Given Rossi's recommendation, both Hotch and Garcia were surprised to find that Bella Vigna was not some ritzy five-star restaurant with waiters at every table. Rather, it was a bistro, cozy and pleasant, with alternating red, white and green tablecloths, and a lattice below the ceiling decorated with greenery and white Christmas lights. Nearly every table was taken; luckily, there was a booth open near the back.

"Bongiorno," an Italian teenager in a green vest said, giving them menus. "Welcome to Bella Vigna." He rattled off the night's specials and promised to come back with their drinks and some bread.

Aaron was relieved by the laid-back setting with its low hum of background chatter; he wasn't sure he could have gone through with this in one of those stilted upscale places where you could hear a pindrop. That would have been far too nerve-wracking. Rossi definitely knew what he was doing.

"So, what did you want to talk to me about? We didn't get around to that on the phone," Garcia prompted, wasting no time.

Luckily, he'd anticipated the question. "After I left, I thought about our conversation, and I realized that saying thank you was inadequate. I'm hoping this will put me back in good stead."

Penelope giggled. "So, you're bribing me with yummy Italian food! Nicely done. All is forgiven."

"Good." She forgives so easily, he thought warmly, involuntarily reminded of the steep price of asking too much from Haley. Neither flowers, nor dinner, nor jewelry, nor anything else he'd tried could assuage his ex-wife's anger. No gesture, no plea for forgiveness, was ever enough.

"What is it?" Garcia wondered, picking up on his melancholy vibe.

"Nothing," he replied evenly, pretending to be absorbed in reading the menu.

"Unh-unh. There is no 'nothing.' Not with this girl," she quipped. One fuschia fingernail tipped down his menu so she had an unobstructed view of his face. "And no hiding, either."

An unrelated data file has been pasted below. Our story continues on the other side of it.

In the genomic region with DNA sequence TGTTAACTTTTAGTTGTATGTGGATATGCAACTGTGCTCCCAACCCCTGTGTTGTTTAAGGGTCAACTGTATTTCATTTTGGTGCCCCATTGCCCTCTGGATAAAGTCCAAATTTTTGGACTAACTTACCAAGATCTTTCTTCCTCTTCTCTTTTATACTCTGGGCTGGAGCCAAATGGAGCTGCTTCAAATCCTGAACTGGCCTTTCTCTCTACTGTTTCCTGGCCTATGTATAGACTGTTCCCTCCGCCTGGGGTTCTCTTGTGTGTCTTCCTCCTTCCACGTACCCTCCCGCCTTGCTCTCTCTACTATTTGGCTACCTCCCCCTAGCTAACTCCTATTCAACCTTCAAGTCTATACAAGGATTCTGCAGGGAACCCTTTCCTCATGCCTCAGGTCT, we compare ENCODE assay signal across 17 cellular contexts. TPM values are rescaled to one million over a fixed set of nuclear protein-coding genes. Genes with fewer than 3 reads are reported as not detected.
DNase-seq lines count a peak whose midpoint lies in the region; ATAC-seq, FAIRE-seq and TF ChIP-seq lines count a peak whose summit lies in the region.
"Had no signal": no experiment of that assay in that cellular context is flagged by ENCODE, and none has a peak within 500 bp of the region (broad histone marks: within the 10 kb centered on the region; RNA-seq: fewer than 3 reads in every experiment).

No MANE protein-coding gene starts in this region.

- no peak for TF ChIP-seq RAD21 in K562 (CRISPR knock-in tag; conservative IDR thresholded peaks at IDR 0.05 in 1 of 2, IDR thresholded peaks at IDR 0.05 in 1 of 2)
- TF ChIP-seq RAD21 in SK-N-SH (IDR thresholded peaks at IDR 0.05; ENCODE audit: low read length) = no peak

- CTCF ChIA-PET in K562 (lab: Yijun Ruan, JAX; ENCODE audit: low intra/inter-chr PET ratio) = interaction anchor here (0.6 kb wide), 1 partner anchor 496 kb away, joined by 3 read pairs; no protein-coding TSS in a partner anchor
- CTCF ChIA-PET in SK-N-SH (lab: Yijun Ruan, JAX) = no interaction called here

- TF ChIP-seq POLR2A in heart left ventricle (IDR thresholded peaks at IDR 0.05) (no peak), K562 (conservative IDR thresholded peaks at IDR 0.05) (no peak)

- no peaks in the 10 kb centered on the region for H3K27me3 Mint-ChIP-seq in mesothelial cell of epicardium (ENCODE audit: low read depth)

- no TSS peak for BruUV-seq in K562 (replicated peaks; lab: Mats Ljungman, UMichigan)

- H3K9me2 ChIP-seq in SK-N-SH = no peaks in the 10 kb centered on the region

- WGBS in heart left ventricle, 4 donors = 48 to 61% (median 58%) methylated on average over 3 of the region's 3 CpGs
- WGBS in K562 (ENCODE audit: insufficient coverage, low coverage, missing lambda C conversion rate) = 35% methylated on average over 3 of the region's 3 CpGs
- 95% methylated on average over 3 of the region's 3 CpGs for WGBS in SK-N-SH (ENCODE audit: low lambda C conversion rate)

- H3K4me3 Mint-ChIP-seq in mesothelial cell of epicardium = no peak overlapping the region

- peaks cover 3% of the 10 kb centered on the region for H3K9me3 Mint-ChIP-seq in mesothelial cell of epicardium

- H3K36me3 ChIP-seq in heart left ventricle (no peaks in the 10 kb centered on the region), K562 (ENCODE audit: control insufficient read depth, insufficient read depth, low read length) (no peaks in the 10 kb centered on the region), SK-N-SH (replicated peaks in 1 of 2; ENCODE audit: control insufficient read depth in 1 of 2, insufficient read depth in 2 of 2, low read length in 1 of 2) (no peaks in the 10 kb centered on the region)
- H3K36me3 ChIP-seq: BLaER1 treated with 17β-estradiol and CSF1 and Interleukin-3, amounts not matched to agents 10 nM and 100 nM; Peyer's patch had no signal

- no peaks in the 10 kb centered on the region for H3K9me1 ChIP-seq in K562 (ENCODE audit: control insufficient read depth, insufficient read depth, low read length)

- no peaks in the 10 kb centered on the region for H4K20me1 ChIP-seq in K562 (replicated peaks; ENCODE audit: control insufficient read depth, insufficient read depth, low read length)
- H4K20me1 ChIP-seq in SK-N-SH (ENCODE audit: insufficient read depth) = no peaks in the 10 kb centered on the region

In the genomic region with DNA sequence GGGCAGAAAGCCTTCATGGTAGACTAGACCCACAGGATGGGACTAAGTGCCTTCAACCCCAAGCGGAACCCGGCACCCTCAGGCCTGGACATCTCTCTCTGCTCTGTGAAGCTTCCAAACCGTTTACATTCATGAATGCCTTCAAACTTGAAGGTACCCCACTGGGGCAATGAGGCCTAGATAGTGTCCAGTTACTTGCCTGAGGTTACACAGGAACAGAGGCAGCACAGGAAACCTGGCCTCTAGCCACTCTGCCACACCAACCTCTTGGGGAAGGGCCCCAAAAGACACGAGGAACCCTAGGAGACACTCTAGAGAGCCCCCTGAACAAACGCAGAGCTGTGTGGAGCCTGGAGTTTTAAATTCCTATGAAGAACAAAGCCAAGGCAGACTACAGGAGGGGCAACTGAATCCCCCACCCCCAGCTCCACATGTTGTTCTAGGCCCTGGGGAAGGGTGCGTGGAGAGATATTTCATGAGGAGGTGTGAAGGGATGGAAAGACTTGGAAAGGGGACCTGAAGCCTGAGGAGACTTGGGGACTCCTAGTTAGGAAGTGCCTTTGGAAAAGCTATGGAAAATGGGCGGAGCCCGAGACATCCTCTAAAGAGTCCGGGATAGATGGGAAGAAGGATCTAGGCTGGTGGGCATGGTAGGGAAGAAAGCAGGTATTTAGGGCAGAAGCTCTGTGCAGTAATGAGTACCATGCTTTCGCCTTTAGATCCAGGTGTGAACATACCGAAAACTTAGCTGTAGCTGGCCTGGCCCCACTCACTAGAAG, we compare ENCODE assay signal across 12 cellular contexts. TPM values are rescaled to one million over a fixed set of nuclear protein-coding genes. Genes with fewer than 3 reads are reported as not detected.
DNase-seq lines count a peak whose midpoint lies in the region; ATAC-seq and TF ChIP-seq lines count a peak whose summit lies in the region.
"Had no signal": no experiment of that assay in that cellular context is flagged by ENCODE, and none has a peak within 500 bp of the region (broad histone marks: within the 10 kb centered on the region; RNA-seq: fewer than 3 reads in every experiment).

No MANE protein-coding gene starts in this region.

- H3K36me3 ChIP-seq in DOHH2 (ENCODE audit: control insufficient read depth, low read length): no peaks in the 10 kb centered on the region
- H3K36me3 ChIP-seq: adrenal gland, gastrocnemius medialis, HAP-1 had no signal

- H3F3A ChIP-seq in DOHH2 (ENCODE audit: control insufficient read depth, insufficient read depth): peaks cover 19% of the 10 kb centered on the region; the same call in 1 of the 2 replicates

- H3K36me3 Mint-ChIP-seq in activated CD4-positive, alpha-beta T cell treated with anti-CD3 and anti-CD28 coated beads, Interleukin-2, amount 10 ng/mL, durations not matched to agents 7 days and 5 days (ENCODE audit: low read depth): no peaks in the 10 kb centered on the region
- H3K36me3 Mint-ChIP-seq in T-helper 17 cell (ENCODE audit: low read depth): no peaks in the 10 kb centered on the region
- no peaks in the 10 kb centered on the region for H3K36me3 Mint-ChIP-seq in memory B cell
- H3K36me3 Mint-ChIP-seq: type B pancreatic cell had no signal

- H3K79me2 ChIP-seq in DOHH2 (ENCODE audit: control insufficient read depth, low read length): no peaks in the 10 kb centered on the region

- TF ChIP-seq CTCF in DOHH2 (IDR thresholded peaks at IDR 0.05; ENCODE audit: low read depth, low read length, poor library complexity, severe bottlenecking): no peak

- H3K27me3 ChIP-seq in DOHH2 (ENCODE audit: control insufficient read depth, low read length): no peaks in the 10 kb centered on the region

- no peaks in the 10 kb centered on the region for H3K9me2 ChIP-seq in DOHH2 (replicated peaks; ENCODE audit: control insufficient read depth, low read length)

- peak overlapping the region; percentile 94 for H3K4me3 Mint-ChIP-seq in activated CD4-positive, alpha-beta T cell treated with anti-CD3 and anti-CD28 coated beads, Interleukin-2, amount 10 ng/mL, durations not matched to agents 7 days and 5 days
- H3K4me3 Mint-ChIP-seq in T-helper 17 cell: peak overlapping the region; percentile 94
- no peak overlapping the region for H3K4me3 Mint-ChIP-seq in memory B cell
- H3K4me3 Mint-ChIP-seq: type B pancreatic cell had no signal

Aaron pursed his lips, trying not to be disturbed by the fact that she saw through him when others couldn't. The FBI teaches profilers how to read outer expressions and behavior, his mind reasoned, but reading someone's heart is something no one can teach. Call it women's intuition, empathy, a sixth sense – whatever it was, Garcia had it in spades. Ironic, that he had fallen for the one woman who wasn't fooled by his inscrutable veneer.

"I was just thinking about how quick you were to forgive me," he said, opting for the truth. "Others, in the past, haven't been so forbearing."

Her doe-eyes turned wistful. "Haley," she murmured, hitting the nail on the head.

He closed his eyes momentarily and nodded. "Haley."

Penelope humphed to herself and shook her head, visibly holding something back.

"What?" he asked.

"It's better if I don't say anything. You wouldn't like it," she warned him.

"Garcia, I'd rather you tell me than have to guess at what you're thinking," Hotch informed her. "Whatever it is, you can say it."

She would anyway; Penelope Garcia could do many things well, but repressing her opinions was not one of them. A few seconds later, she inevitably exploded. "I don't like Haley," she blurted. "Now, I realize I'm running the risk of making you super-mad at me, but you did ask, and – I just don't like her. I was there in the office when she called and yelled at JJ, just because she couldn't reach you. She had no right to be mean to my Jayje like that! It wasn't her fault you were in the field and couldn't pick up! And that's another thing. Why, if it wasn't an emergency, was she calling JJ and harassing her in the first place? But that's not even the big stuff, because what I don't like most of all is how she hurt you. Sir, you are – oh God, sorry, I forgot and called you Sir – but you are a hero. You go out there every day and risk your life to help people, and for her not to understand that and see in you all the wonderful things that I know are there that would have been worth staying for – I just don't like her," she concluded, exhaling loudly. "Sorry," she tacked on, although he was pretty sure she wasn't.

For a long time, Hotch was silent, processing what she'd said and the implications of it. Meanwhile, Garcia was panicking, afraid she'd really put her high-heeled foot in her mouth this time.

Way to go, Garcia! Boss-man takes you out to dinner to say sorry, and you no sooner get sat down than you're hurling verbal attacks at his ex-wife, whom he's clearly still strung out over. Not exactly considerate! she berated herself. Why couldn't I just keep my big mouth shut? He's obviously trying hard not to say anything, which probably means I pissed him off royally with that little tirade and he's just thinking of a diplomatic way to say 'up yours.' Might as well start looking for another job… wonder if any of the other units are hiring.